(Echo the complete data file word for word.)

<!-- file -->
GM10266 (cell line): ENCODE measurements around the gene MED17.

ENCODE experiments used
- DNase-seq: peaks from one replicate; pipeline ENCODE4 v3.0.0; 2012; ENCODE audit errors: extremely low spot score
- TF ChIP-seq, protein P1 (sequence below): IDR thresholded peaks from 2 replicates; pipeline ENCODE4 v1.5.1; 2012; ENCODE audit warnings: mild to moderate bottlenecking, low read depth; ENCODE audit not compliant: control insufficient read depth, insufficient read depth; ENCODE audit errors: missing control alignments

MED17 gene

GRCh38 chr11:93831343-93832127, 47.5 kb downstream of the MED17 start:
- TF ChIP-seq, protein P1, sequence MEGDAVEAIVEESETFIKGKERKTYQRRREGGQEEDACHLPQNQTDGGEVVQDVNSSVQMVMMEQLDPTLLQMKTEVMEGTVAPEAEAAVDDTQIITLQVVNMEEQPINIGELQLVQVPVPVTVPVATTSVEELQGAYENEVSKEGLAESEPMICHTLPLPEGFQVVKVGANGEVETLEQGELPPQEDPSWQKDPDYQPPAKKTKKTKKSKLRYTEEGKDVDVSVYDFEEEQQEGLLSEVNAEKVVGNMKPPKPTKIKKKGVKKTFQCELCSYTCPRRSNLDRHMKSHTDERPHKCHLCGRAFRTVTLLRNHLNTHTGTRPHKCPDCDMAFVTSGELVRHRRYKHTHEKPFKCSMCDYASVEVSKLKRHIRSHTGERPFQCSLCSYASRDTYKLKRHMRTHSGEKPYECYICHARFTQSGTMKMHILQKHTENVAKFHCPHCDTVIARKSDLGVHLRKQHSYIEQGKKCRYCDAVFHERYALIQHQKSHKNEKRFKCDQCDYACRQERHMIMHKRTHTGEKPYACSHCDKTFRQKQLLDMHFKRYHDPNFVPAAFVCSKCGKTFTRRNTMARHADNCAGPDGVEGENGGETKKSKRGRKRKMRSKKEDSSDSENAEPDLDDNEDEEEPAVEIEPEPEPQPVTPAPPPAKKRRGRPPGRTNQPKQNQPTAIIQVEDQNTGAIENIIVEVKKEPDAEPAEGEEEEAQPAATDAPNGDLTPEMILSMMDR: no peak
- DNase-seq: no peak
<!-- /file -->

GM10266 (cell line): ENCODE measurements around the gene MED17.

ENCODE experiments used
- DNase-seq: peaks from one replicate; pipeline ENCODE4 v3.0.0; 2012; ENCODE audit errors: extremely low spot score
- TF ChIP-seq, protein P1 (sequence below): IDR thresholded peaks from 2 replicates; pipeline ENCODE4 v1.5.1; 2012; ENCODE audit warnings: mild to moderate bottlenecking, low read depth; ENCODE audit not compliant: control insufficient read depth, insufficient read depth; ENCODE audit errors: missing control alignments

MED17 gene

GRCh38 chr11:93831343-93832127, 47.5 kb downstream of the MED17 start:
- TF ChIP-seq, protein P1, sequence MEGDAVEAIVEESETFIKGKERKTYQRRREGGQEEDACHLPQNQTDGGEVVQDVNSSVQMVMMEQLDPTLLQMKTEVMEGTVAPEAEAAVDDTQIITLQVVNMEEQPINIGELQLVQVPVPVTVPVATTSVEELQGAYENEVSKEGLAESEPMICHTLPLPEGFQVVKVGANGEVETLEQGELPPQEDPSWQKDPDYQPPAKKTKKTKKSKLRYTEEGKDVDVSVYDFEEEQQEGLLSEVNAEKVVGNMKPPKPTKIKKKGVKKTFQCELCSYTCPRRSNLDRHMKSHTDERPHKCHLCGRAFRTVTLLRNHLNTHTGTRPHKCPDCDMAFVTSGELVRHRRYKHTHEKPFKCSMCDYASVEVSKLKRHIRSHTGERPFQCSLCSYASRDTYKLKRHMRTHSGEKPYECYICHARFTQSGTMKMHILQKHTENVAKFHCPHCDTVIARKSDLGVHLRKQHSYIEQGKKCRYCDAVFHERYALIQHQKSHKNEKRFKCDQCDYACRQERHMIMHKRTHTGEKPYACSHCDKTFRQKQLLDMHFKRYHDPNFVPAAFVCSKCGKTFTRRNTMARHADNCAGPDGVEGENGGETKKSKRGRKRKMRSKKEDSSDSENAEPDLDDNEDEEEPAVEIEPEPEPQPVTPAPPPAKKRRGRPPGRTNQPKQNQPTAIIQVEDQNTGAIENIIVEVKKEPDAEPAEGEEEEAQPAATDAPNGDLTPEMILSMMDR: no peak
- DNase-seq: no peak